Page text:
Binomial Theorem

  • Thread starter EngWiPy
  • Start date
  • #1
1,367
61
Hello,

All we know the Binomial Theorm which may be stated mathematically as:

[tex]\left(x+y\right)^n=\sum_{k=0}^n{n\choose k}y^k\,x^{n-k}[/tex]

Now suppose that we have the following mathematical expression:

[tex]\sum_{k=0}^{n}{n\choose k}\,(-1)^k[/tex]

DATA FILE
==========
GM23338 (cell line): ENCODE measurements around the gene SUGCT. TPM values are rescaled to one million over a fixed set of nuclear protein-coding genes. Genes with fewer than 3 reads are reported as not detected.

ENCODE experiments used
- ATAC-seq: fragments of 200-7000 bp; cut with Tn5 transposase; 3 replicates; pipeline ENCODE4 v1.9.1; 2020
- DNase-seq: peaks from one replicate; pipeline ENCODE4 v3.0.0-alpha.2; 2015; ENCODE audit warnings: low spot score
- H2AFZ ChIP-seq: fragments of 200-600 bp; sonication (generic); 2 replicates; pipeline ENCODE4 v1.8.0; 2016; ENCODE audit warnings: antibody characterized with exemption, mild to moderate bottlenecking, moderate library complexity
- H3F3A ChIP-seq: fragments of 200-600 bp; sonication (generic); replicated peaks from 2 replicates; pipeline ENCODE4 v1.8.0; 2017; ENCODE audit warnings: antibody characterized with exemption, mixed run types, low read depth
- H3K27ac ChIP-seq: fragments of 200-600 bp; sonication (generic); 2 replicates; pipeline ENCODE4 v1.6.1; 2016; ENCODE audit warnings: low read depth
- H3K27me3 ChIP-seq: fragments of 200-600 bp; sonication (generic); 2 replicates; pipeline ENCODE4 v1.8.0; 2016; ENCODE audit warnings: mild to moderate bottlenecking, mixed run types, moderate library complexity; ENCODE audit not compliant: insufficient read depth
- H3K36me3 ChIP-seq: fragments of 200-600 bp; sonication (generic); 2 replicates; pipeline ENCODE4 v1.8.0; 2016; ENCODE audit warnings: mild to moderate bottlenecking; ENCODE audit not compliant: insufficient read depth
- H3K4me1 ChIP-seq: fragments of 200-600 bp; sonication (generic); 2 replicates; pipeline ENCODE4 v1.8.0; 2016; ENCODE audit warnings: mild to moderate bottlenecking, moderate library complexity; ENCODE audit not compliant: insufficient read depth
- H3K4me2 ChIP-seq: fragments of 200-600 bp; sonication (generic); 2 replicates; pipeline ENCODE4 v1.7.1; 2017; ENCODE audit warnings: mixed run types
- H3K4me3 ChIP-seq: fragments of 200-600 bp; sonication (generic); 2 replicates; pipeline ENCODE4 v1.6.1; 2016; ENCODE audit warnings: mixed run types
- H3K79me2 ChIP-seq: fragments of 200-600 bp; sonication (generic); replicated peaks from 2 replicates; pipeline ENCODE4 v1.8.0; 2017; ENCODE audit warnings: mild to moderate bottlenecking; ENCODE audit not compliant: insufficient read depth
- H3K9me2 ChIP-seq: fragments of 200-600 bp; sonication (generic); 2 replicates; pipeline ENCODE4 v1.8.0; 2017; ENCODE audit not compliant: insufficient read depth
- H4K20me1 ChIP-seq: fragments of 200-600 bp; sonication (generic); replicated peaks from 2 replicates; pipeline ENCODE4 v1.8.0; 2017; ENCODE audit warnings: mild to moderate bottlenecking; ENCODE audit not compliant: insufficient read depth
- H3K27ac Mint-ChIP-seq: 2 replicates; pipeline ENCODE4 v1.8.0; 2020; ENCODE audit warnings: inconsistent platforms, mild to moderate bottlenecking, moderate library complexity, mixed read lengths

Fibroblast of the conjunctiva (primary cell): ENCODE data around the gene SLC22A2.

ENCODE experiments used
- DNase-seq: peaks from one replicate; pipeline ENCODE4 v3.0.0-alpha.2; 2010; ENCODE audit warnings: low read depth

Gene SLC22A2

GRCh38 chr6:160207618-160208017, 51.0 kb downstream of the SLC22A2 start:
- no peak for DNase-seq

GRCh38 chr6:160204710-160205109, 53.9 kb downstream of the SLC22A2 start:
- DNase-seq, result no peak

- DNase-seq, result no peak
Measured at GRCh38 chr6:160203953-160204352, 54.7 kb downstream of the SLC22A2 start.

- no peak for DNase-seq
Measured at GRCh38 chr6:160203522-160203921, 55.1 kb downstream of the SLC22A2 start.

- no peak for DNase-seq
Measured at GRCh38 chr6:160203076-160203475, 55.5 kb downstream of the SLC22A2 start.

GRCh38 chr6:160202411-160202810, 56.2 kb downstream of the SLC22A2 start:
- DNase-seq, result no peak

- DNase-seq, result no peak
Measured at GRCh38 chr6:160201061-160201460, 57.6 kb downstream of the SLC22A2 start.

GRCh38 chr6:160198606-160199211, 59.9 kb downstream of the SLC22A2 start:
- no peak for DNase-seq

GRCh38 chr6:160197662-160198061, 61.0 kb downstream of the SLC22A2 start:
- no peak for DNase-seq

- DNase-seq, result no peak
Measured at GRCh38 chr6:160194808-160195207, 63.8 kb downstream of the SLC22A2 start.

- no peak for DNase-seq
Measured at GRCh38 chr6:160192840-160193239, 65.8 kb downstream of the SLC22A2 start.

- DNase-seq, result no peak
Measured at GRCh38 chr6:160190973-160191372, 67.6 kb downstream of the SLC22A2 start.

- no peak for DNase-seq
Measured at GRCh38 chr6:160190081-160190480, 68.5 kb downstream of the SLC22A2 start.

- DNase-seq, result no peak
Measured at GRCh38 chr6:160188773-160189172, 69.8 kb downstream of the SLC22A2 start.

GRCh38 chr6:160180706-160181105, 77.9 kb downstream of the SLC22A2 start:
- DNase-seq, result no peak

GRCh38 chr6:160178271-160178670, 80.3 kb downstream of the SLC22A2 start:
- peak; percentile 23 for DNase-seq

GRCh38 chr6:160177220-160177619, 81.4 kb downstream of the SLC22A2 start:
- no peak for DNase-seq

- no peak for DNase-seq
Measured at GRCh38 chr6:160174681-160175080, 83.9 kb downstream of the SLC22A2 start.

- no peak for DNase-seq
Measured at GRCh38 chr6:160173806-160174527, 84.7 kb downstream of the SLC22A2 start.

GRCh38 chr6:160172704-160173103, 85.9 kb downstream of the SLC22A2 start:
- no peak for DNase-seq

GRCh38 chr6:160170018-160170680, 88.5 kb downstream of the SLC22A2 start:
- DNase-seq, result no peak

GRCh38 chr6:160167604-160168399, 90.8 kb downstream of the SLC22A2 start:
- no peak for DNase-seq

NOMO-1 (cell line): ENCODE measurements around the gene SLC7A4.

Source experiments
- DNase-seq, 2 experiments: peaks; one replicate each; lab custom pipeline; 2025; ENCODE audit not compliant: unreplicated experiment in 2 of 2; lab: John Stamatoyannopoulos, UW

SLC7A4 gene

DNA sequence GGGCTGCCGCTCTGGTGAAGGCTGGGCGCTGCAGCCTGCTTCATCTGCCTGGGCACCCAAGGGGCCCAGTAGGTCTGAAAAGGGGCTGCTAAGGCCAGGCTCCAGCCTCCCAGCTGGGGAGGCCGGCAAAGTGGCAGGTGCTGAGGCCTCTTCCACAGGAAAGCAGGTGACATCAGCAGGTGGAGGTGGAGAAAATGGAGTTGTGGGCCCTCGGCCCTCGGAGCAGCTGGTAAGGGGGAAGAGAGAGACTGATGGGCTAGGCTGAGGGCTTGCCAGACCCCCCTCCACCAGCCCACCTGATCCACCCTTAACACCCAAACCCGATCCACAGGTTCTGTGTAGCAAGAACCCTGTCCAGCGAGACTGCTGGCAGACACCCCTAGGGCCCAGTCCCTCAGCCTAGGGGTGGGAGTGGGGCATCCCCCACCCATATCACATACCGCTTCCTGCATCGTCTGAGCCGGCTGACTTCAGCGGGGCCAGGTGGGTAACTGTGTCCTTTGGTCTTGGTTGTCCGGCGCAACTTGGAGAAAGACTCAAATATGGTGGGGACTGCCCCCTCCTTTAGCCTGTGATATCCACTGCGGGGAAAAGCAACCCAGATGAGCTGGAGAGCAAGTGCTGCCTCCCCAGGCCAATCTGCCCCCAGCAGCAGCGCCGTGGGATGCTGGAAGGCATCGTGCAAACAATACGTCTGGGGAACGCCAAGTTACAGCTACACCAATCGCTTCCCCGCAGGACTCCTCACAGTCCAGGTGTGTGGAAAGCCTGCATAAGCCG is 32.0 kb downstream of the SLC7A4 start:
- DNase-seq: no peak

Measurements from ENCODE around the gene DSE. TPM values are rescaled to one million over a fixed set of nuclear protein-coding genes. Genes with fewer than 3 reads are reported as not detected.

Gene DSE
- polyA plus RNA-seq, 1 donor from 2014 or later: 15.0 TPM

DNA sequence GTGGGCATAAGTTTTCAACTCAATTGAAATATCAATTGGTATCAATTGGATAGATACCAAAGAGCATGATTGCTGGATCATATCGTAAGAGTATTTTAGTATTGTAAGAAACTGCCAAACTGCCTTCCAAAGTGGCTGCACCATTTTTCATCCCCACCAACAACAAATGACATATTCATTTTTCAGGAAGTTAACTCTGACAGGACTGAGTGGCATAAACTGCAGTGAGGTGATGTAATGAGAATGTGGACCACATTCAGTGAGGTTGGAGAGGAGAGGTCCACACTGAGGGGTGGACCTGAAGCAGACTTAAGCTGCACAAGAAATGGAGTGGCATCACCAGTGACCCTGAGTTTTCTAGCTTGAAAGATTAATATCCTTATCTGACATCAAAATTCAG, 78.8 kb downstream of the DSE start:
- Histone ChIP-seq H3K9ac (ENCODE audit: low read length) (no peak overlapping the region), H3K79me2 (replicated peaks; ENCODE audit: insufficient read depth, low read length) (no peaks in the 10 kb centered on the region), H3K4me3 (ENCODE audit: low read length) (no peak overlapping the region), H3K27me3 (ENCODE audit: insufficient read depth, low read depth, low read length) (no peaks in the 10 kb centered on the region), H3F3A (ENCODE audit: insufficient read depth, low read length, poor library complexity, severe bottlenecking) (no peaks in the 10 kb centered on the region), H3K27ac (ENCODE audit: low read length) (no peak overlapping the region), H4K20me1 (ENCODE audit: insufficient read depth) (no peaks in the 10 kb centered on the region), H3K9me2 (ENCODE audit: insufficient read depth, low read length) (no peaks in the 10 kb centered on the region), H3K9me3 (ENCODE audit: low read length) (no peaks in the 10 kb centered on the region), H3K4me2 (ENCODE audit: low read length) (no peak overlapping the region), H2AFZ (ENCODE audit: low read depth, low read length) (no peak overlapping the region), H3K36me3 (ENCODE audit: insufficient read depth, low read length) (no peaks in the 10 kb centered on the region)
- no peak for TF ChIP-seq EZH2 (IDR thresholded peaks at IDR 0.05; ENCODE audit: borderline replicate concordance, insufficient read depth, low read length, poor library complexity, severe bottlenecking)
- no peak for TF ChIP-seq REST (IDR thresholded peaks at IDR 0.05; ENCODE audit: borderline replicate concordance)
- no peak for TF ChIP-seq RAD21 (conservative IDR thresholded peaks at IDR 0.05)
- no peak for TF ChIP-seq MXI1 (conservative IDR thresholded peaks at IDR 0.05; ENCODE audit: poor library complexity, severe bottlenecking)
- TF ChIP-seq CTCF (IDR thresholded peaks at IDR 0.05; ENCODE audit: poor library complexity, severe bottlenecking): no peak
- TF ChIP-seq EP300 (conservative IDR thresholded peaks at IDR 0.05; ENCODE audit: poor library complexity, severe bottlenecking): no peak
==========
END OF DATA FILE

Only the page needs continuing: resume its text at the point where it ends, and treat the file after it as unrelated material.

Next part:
if we substitute x=1 and y=-1 in the first equation we get the second. Is that mean the second equation is essentially zero, since [tex](1-1)^n=0[/tex]??

Regards
 

Answers and Replies

  • #2
367
1
Yes, indeed, unless n = 0.
 
  • #3
1,367
61
Yes, indeed, unless n = 0.

Why? In the case that n = 0, what will be the answer? 1?
 
  • #4
1,015
70
00 is not well-defined and neither is 0Ck for any k <> 0 (although there are generalizations that extend the domain beyond the definition using just factorials).
 

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